Single Wall vs. Double Wall Fuel Tanks
Seat belts and air bags. Your ATM card and the PIN. Wearing a bib and having a napkin at the ready. More often than not, in ways we might not think about, we put ourselves behind two layers of protection. We shouldn’t be surprised, then, that fuel storage works the same way. Whether you opt for a single-wall or double-wall tank, you’ll ultimately have two physical barriers between the fuel and the environment.
what's the difference?
If you have a single-wall tank, it has to be located within an enclosure typically with a volume 110% the capacity of the tank, per NFPA 30 (National Fire Protection Association). Or you can have a double-wall tank, which does not have the additional requirement but does have the additional wall. Either way, two layers of protection.
Deciding between the two options involves weighing the relative risks of a few different safety and security aspects. Ultimately, the big question is: What do you need to protect your fuel tank from?
where will your fuel tank be located?
First, consider the weather. Double-wall tanks are extremely strong, but if you’re someplace susceptible to high winds and lots of debris flying the air – think tornadoes or hurricanes, or just a Thursday afternoon in a place like Oklahoma – then you may want an enclosure just for the brute physical protection from projectiles. Better, an epoxy-sealed wall absorbs that buffeting better than the outer wall of your tank.
A related consideration is the proximal environment of your tank. Will it be directly exposed to the wind, or does your property have a lot of wind breaks like buildings, stockade fences or large stacks of inventory? Conversely, do you have a lot of low- to mid-weight items laying out in the open, ready for one angry gust to send them airborne? If your winds tend to come from one direction, can you place your tank on the “lee” side of a building?
One more thought about the weather is precipitation. If your area is prone to hurricanes or torrential downpours, or, heading further north, snowfall, you’ll need to factor those into your decision for what kind of enclosure you would need for a single-wall tank. Especially during blizzards, simply accessing the tank in the enclosure may become as much of a concern as the structural integrity of the tank and enclosure.
On the security side, is there anything we should be worried about? <checks price of diesel> Yes, yes there is.
Theft is always going to be the major concern, and with the price of all forms of fuel not coming down any time soon, the incentives for the bad guys will keep going up, too. An enclosure will give you more security than a double-wall tank, especially if the enclosure can be locked.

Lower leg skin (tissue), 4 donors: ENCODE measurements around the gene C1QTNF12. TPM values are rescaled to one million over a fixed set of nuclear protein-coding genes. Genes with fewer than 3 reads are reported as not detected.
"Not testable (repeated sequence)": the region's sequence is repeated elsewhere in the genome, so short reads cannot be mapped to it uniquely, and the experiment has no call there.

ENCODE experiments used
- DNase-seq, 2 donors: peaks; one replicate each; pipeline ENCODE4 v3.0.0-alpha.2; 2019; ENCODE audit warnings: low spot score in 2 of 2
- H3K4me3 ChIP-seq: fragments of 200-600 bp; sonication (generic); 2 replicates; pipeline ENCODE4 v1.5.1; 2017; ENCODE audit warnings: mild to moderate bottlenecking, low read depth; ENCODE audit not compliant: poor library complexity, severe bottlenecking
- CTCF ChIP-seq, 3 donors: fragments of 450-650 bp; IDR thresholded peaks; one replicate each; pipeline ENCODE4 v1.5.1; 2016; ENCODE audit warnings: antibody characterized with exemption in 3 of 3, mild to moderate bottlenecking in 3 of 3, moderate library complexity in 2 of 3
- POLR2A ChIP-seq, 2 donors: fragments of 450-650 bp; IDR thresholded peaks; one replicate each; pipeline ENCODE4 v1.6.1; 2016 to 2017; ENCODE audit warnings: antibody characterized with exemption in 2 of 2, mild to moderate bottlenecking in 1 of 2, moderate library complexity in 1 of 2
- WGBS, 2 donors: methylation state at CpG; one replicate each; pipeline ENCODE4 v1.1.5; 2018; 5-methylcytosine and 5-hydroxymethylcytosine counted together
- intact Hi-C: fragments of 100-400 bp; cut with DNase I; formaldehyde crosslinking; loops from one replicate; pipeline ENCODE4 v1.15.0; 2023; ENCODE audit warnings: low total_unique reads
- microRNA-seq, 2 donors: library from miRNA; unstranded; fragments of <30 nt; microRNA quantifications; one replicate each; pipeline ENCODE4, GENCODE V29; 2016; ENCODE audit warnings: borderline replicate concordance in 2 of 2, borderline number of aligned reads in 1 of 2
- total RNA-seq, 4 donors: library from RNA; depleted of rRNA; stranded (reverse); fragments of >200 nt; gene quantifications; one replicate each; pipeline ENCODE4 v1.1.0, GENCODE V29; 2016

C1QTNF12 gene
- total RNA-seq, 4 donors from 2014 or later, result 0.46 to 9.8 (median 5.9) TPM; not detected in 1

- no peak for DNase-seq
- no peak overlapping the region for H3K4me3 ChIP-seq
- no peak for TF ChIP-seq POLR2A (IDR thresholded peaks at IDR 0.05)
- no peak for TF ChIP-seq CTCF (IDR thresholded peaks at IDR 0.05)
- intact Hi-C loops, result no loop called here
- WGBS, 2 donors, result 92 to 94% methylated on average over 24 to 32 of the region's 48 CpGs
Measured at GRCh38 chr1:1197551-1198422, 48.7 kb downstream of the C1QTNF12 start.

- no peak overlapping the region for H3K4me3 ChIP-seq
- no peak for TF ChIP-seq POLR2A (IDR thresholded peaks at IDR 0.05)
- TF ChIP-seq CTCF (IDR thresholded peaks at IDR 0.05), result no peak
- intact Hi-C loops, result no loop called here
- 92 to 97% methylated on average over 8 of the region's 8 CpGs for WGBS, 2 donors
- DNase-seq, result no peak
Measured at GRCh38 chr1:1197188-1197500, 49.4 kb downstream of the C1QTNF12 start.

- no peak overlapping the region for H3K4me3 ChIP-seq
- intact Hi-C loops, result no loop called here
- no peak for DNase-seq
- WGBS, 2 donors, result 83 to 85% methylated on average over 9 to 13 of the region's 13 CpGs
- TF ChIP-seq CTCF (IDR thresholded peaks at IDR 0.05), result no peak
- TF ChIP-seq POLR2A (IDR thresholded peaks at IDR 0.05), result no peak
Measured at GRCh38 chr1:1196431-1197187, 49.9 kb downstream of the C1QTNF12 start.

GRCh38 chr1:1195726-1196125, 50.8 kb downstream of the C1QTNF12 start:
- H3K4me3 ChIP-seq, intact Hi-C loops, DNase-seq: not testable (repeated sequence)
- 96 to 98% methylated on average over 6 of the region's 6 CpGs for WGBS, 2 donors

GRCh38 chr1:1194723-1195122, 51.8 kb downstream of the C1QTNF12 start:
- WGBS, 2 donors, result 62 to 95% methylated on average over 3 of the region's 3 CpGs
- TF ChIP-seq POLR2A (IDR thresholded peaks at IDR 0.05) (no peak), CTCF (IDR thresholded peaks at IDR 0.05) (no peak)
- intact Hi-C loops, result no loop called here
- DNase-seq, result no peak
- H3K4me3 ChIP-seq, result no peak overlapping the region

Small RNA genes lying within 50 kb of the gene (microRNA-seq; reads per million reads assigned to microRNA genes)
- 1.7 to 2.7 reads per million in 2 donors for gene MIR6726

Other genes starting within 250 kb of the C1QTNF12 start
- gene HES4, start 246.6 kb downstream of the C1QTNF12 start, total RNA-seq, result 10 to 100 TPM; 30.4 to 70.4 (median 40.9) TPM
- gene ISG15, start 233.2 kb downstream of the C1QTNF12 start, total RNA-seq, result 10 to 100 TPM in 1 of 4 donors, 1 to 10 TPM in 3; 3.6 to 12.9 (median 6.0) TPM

The other security issues are vandalism or sabotage. We don’t want to rely on the bad guys being not-particularly-smart guys, but let’s face it, smart people don’t go around messing with fuel storage tanks. Someone with ill intent may not even recognize a fuel tank enclosure for what it is, so they may be stymied before they can even get started and your tank stays safe by default. Alternatively, someone looking to puncture your tank for (malicious) fun or (ill gotten) profit may not realize that your tank has two walls. If they drill a hole through the outer wall and nothing comes out, they may give up and move on, with your fuel safely behind the inner wall.
how do double wall tanks help detect a leak?
That points to one other feature of double-wall tanks. A vacuum exists between the two walls, and the tanks have a gauge that reports the pressure in the inter-wall space. Anything that’s not 0 psi is a problem. This makes it pretty easy to monitor the integrity of the tank’s walls. Whereas with a single-wall tank the only indication of wall integrity is the level indicator, which will alert you to a problem only after it’s a bit too late.
Either type of tank can work in a variety of contexts. On top of these operational or logistical concerns is the price. Double-wall tanks are more expensive than single-wall tanks for a given capacity. But enclosures don’t build themselves. Adding the price of the right enclosure to the price of a single-wall tank may end up being more than a double-wall tank. Or, as you weigh all the factors that go into the decision, you may need the more expensive option.
Whatever it takes to get the two layers of protection you always want to have.
Whatley Oil can help you work through these decision points, as well as go over the pros and cons of different tanks available for sale. Let us know how we can help you select the right fuel tank and, of course, what we can do to keep it full.